6. #6
    Quote Originally Posted by EmmaSohan View Post
    I liked this source, especially the comments that followed the article: http://literary-devices.com/content/kennings
    The comments are hysterical!

  7. #7
    Now, in the heat of verbal battle, I won't know whether to call someone a "Wind bag" or a "bag of water"? Geez, too many choices.

  8. #8
    Quote Originally Posted by amsawtell View Post

    Kenning that are not part of every day vernacular and are purely metaphorical are usually represented by hyphenating the words that comprise the new metaphorical word.

    Kenning is a type of metaphorical speech which can replace more common words to illustrate new ways of looking at an object or idea. It can be a powerful tool to inform meaning and imagery for a poet.

    Okay, I think I have found something that is on par with my terror of iambic. I do not ken the kenning, although I understand what ken and keen mean. Kenning is indeed so far beyond my keen; I know it is a skill I will never glean. Through a linear construct, metaphors are illogical. Literally. I don't understand them. Why does a word have to mean something else entirely, and then to say 2 + 2 = Blue Giraffe! (Which embodies sadness...).

    Very interesting historical aspects, but like algebra, I don't understand what logical function metaphors serve...To say that the sky is green when you know its, blue. In Lauren Willig's A Garden Intrigue, coded messages were passed from British agents to the Home Office disguised as horrendous, flowery poetry. However, the recipients of these poems had the language key to decode the message. I don't have a key to decode metaphors, as a reader, I will take the word at face value.

    Kudos to all who have the ability to figure them out.

    Tangential observation: Now knowing what kennings are, if one takes a look at Native American legends that have been translated into English, they are populated with phrases that look like kennings but aren't . e.g. the Star People referenced in the Anasazi culture, the Thunderbird who brings the rain...Stories that explain origins, why things happen, and like the Big Foot what things are...English doesn't have an easy way to perfectly describe somethings so we approximate. So much is lost in translation, we tend to overcompensate.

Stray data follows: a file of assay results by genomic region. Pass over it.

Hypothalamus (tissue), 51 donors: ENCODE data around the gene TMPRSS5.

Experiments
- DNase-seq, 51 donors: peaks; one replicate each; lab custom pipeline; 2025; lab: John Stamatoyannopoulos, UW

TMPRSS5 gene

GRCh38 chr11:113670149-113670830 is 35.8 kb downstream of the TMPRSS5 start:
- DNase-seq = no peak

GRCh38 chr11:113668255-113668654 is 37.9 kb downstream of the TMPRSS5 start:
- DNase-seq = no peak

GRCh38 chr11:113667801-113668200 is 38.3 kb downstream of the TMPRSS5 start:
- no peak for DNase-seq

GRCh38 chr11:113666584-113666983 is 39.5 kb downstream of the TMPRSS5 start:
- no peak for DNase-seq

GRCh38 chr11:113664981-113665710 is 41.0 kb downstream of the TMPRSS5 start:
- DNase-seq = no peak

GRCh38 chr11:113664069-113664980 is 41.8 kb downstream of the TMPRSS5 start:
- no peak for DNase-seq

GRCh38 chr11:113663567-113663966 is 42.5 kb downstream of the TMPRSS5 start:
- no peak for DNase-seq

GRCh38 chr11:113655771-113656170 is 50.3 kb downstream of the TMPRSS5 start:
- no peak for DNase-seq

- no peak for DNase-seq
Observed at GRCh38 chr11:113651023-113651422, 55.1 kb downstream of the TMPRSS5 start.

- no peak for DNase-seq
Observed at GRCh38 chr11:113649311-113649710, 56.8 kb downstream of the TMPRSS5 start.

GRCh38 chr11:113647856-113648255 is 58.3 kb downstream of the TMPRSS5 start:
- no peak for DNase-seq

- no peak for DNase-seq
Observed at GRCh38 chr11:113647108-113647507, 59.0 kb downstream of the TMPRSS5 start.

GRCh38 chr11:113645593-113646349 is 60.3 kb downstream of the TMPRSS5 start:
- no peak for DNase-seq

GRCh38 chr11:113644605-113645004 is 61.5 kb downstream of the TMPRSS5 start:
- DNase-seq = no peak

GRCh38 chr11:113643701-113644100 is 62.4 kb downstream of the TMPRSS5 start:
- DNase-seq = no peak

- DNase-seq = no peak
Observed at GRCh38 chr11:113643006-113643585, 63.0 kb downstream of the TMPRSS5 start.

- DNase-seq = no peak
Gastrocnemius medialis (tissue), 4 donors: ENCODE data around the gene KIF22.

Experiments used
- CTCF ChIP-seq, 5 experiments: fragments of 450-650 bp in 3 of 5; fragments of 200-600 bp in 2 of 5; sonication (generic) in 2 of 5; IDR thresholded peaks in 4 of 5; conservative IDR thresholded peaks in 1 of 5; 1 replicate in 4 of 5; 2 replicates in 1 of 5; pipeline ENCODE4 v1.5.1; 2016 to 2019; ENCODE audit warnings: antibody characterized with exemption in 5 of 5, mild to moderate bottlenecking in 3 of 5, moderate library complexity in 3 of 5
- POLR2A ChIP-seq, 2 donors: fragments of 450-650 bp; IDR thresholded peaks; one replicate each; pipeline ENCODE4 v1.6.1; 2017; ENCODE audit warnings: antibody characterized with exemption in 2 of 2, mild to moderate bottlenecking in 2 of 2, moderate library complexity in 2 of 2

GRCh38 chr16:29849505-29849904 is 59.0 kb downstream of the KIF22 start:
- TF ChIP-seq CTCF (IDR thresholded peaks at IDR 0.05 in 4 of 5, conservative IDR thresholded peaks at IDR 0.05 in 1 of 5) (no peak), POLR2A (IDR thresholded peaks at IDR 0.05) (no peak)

Building on the Land Before Time example of the tree star, which describes a specific type of leaf, it describes the object exactly, a literal translation. But for the most part how does the writer know that the reader is going to ken their implied meaning? Why the roundaboutation?

    - D. the T.
    Last edited by Darkkin; December 3rd, 2016 at 06:23 PM.


  9. #9
    I could have written "He gives me a quick hug to signal we're done." (with their long kiss). But, because of this discussion, I could write quick-hug. I don't know if that's actual kenning, but at that point I don't care, I think it's a better description -- I didn't mean a hug that was quick, I meant the quick hug you would use to signal someone that the hug was done. That becomes: "He quick-hugs me to signal we're done."

    I know, it's prose, but poetry is just a way of communicating and I was trying to make that passage poetical. So . . . thanks for the lesson.
    Modern Punctuation and Grammar: Tools not Rules is finally published and available for $3 Hidden Content . Should be mandatory for serious writers, IMO. Italics, Fragments, Disfluency, lists, etc. But also commas and paragraph length. Discussed use of adverbs, and ends with a chapters on the awesome moment and the grammar of action scenes. Description at my Hidden Content

  10. #10
    Quote Originally Posted by EmmaSohan View Post
    I could have written "He gives me a quick hug to signal we're done." (with their long kiss). But, because of this discussion, I could write quick-hug. I don't know if that's actual kenning, but at that point I don't care, I think it's a better description -- I didn't mean a hug that was quick, I meant the quick hug you would use to signal someone that the hug was done. That becomes: "He quick-hugs me to signal we're done."

    I know, it's prose, but poetry is just a way of communicating and I was trying to make that passage poetical. So . . . thanks for the lesson.
    In essence, a squeeze...